# The Four Assumptions of a Chi-Square Test

A Chi-Square test of independence is used to determine whether or not there is a significant association between two categorical variables.

This test makes four assumptions:

Assumption 1: Both variables are categorical.

It’s assumed that both variables are categorical. That is, both variables take on values that are names or labels.

Examples of categorical variables include:

• Marital status (“married”, “single”, “divorced”)
• Political preference (“republican”, “democrat”, “independent”)
• Smoking status (“smoker”, “non-smoker”)

Assumption 2: All observations are independent.

It’s assumed that every observation in the dataset is independent. That is, the value of one observation in the dataset does not affect the value of any other observation.

Assumption 3: Cells in the contingency table are mutually exclusive.

It’s assumed that individuals can only belong to one cell in the contingency table. That is, cells in the table are mutually exclusive – an individual cannot belong to more than one cell.

Assumption 4: Expected value of cells should be 5 or greater in at least 80% of cells.

It’s assumed that the expected value of cells in the contingency table should be 5 or greater in at least 80% of cells and that no cell should have an expected value less than 1.

The following example shows how to check each of these four assumptions in practice.

### Example: Checking the Assumptions of a Chi-Square Test

Suppose we want to know whether or not gender is associated with political party preference.

We take a simple random sample of 500 voters and survey them on their political party preference. The following table shows the results of the survey:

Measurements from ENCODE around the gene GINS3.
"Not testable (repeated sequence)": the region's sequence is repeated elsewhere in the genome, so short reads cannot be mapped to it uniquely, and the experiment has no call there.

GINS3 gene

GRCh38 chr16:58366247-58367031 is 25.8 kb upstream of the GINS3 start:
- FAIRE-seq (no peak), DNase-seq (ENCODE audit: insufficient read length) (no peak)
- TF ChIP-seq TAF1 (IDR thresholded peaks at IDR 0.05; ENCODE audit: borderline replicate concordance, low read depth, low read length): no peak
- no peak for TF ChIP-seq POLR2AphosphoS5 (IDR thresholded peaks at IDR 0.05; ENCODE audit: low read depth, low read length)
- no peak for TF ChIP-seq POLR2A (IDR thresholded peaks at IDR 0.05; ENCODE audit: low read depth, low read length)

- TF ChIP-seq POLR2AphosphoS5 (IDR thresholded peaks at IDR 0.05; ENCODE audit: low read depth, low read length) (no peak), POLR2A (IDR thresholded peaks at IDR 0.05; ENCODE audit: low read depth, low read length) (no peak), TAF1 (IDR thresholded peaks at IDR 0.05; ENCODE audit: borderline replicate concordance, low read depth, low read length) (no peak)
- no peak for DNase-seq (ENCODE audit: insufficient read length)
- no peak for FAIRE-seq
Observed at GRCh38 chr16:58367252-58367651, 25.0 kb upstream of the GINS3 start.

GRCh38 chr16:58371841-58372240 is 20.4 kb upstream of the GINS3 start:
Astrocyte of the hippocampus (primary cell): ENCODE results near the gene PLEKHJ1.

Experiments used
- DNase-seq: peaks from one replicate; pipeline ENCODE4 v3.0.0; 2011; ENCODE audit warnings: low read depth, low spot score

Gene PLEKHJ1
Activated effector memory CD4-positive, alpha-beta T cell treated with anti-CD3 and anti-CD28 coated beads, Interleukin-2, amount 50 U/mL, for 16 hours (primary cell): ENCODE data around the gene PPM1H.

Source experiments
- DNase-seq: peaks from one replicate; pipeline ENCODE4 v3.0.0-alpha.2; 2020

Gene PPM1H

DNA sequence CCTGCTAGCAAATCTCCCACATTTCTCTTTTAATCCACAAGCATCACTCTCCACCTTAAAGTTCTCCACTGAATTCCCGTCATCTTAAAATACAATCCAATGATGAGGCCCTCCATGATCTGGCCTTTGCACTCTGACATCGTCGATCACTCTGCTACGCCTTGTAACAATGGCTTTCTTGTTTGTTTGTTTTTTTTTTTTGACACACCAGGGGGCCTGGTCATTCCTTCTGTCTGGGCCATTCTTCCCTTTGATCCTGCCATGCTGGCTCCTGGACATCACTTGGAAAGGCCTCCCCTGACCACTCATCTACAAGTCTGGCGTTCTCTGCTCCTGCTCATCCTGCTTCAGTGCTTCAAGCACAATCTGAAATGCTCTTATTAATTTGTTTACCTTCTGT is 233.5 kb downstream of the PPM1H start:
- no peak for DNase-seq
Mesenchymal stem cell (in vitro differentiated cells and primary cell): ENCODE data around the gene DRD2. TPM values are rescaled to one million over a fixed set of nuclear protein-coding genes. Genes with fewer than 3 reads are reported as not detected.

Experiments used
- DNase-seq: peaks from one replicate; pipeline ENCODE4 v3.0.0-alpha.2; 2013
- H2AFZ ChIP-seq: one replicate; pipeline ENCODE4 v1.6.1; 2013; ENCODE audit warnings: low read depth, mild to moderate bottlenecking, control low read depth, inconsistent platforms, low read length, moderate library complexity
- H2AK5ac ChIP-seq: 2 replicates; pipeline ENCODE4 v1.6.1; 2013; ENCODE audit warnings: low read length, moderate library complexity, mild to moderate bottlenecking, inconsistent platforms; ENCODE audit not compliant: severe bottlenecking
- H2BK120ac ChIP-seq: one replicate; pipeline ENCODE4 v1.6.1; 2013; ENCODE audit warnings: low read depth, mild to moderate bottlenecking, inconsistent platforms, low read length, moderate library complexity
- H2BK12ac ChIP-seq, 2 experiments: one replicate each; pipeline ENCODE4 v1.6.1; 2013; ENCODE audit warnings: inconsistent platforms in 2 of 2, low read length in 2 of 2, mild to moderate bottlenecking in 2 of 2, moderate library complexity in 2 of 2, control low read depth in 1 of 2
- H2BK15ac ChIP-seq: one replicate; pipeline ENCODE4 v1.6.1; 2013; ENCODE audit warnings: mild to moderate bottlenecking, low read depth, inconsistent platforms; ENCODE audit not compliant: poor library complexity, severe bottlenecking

Republican Democrat Independent Total Male 120 90 40 250 Female 110 95 45 250 Total 230 185 85 500

Before performing a Chi-Square test of independence, let’s verify that the four assumptions of the test are met.

Assumption 1: Both variables are categorical.

This assumption is easy to verify. We can see that the two variables in the contingency table are both categorical:

• Gender: This variable can only take on two categories – Male or Female.
• Political Party Preference: This variable can take on three categories – Republican, Democrat, or Independent.

Assumption 2: All observations are independent.

The only way to check this assumption is to verify that each individual included in this dataset was surveyed independently of every other individual.

If we used a random sampling method (like simple random sampling) then this assumption is likely met.

Assumption 3: Cells in the contingency table are mutually exclusive.

We can verify that this assumption is met by checking that no individual has been counted in more than one cell.

Assuming each individual in the dataset was only surveyed once, this assumption should be met because it’s not possible for an individual to be, say, a Male Republican and a Female Democrat simultaneously.

Assumption 4: Expected value of cells should be 5 or greater in at least 80% of cells.

We can use the following formula to calculate the expected values for each cell in the contingency table:

Expected value = (row sum * column sum) / table sum.

For example, the expected value for Male Republicans is: (230*250) / 500 = 115.

We can repeat this formula to obtain the expected value for each cell in the table:

 Republican Democrat Independent Total Male 115 92.5 42.5 250 Female 115 92.5 42.5 250 Total 230 185 85 500

We can see that no cell in the table has an expected value less than 5, so this assumption is met.

Once we’ve verified that the four assumptions are met, we can then use this calculator to perform a Chi-Square Test of Independence: The p-value of the test is 0.649198. Since this p-value is not less than .05, we do not have sufficient evidence to say that there is an association between gender and political party preference.